Faid, John (1841-1903)

Christian Messenger 1901
Christian Messenger 1901

Transcription of Sketch in the Christian Messenger by F.J. Sainty in the series ‘Local Preachers Worth Knowing’

All who know Mr. John Faid, of Greenock, in the North British District, will agree that he is entitled to be included under the above title. Mr. Faid was born in 1841, at South Shields, a place where the critical events of his life occurred, and for which he has ever retained a warm regard. We have heard him advising young men to copy his example in three things which he believes to have been the cause of his prosperity, both in body and soul, viz:- (1) To sign the temperance pledge. (2) To give God the heart.  (3) To marry a good wife. He signed the pledge in 1854 when thirteen years of age, and has kept it ever since. The year following he was converted in the Templetown Chapel. His father declared it would all be over in six weeks, but by the grace of God our brother has continued until this day. He at once united with our Church, and when sixteen years of age began the work of a local preacher as a ‘star’ with Mr. Matthew Hall. The South Shields Circuit then included what is now the Jarrow-on-Tyne Circuit, and involved considerable bodily labour. But our friend remembers those early days of service with great joy. Often did sinners cry for mercy, often were the preachers used to point sinners to the Saviour.

In 1862, Mr. Faid was proposed as a candidate for the ministry, but his father objecting, the proposal fell through. About this time he entered the Civil Service, in which he has risen to the position of an examining officer of Customs.

When the Laygate Chapel superseded the old Templetown Chapel in 1882, Mr. Faid became one of the trustees, an office which he still holds. He was an active worker in the Sunday School, in which he had been successively scholar, secretary and superintendent, while for years he fulfilled the duties of secretary to the Circuit S.S. Union. It was with general regret and with many tokens of esteem that the Laygate friends parted with him and his wife on their removal to Greenock in 1883. But Laygate’s loss was Greenock’s gain, which the latter was not slow to discover. What the Greenock Station (which is a pastorate) would have been to-day but for his faithful self-sacrificing support, none can tell, and only they who know the vicissitudes and struggles of the last seventeen years can conceive. In days of dark discouragement, he has bravely held on, always believing that a brighter day was coming, and no one is more rejoiced than he that, in the providence of God, a new day of hope has dawned for the station. He holds the offices of local preacher, class-leader, society steward and chapel steward. Whoever is absent, Bro. Faid is always at his post, Sunday and week-day, except when absolutely unable. In a pastorate there are not such frequent opportunities for local preachers as in a circuit, but as occasion offers, our brother proclaims a free salvation in his own happy style. And he is not out of place in any religious service. Class-meeting, open-air services, prayer-meeting, all are a delight to him, and to each he gives his best energies.

For many years Mr. Faid has been a conspicuous member of the North British District Meeting, which would sorely miss him. No brother is more highly respected, nor are the counsels of any delegate more highly valued. The district has twice honoured him by sending him to Conference, and he has creditably sustained the position.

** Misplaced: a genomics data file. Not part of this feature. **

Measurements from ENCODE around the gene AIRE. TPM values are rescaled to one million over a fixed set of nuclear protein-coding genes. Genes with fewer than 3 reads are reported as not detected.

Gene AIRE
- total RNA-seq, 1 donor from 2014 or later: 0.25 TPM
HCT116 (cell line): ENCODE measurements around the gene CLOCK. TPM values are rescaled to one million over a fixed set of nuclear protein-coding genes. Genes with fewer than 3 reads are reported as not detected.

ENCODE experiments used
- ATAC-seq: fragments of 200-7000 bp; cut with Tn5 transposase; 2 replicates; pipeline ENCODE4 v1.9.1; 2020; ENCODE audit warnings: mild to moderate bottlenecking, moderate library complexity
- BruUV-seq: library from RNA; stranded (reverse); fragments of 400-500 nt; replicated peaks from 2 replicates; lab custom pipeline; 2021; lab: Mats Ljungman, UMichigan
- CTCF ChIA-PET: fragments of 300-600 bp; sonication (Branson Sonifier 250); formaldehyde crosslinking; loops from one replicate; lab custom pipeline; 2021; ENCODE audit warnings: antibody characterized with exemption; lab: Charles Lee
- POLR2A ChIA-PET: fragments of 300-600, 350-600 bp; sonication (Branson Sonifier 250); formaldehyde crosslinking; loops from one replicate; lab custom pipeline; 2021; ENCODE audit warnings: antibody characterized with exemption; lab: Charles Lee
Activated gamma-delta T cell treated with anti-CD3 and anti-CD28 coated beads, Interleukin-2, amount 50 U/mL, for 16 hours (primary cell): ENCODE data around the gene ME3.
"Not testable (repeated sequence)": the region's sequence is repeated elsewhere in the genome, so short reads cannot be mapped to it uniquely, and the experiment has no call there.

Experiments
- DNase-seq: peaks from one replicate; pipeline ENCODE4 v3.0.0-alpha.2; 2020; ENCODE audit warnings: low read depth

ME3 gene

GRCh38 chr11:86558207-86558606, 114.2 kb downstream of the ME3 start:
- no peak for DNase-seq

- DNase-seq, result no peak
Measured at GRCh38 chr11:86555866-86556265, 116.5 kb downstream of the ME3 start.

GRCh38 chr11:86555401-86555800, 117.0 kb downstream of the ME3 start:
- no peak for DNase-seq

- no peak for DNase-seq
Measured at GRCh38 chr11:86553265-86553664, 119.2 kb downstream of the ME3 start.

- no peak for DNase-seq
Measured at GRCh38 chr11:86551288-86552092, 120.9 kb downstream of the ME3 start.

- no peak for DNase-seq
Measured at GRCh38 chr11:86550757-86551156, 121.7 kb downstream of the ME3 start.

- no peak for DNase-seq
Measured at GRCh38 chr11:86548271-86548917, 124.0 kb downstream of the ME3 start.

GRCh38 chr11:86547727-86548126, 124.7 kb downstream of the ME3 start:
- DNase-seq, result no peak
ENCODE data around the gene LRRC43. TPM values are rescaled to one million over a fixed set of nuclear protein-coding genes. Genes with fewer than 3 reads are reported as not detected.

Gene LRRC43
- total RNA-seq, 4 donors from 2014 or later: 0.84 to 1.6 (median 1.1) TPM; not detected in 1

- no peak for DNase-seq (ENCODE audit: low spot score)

He believes in Primitive Methodism, he loves its history, and he often grows radiant as he tells of Thomas Addy, Thomas Atkinson, Anthony Young (his ?rst class-leader), Willie Waugh, Thomas Davison, and other South Shield worthies of the past generation, or of the Revs. Henry Hebbron, Peter Clarke, and Thomas Brodie.

There has been more sunshine than shadow in our brother’s life. ‘The lines have fallen unto him in pleasant places.’ To use his own words, he has lived on the sunny side of the street; both temporally and spiritually be he has had little cause for anxiety. His family life has been all that could be desired. He attributes a large share of his happiness to his wife, who, also a native of ‘canny Shields,’ and converted in the same chapel as her husband, has never failed to second him in every good enterprise. Her home is ever open to the servants of God, particularly those connected with our own Church. Their six living children, two of whom are married to Christian partners, are all on the way to heaven, while the eldest son, Mr. Robert Faid, is the precentor of the Church and the assistant superintendent of the school at Greenock.

May Heaven richly bless our friend’s latter years, until, pursued by goodness and mercy all the days of his life, he shall dwell in the house of the Lord for ever.

Family

John was born in 1841 at South Shields, Co.Durham, to parents Robert and Jane. Robert was a labourer.

John married Sarah Jones (1843-1913) in the summer of 1864 at South Shields, Co. Durham. Census and birth records identify eight children.

  • Robert (b1867) – a flesher (1891); later a butcher
  • Jane (b abt1872) – married David D Anderson, an engineer, in 1900
  • John (b1874) a marine engineer
  • Sarah (1877-1883)
  • William (b1879) – an apprentice house joiner (1891); later a miner in South Africa
  • Ezra (abt 1882-1884)
  • Norman Nesbit (1885-1971) – a PM Minister
  • Elizabeth Letitia Ann (b abt1887) – a railway ticket collector (1916-1919)

John died on 5 October 1903 at Greenock, Renfrewshire.

References

Christian Messenger 1901/47

Primitive Methodist Magazine 1904/991

Census Returns and Births, Marriages & Deaths Registers

http://www.myprimitivemethodists.org.uk/page/greenock_station_circuit_primitive_methodist_preaching_plan

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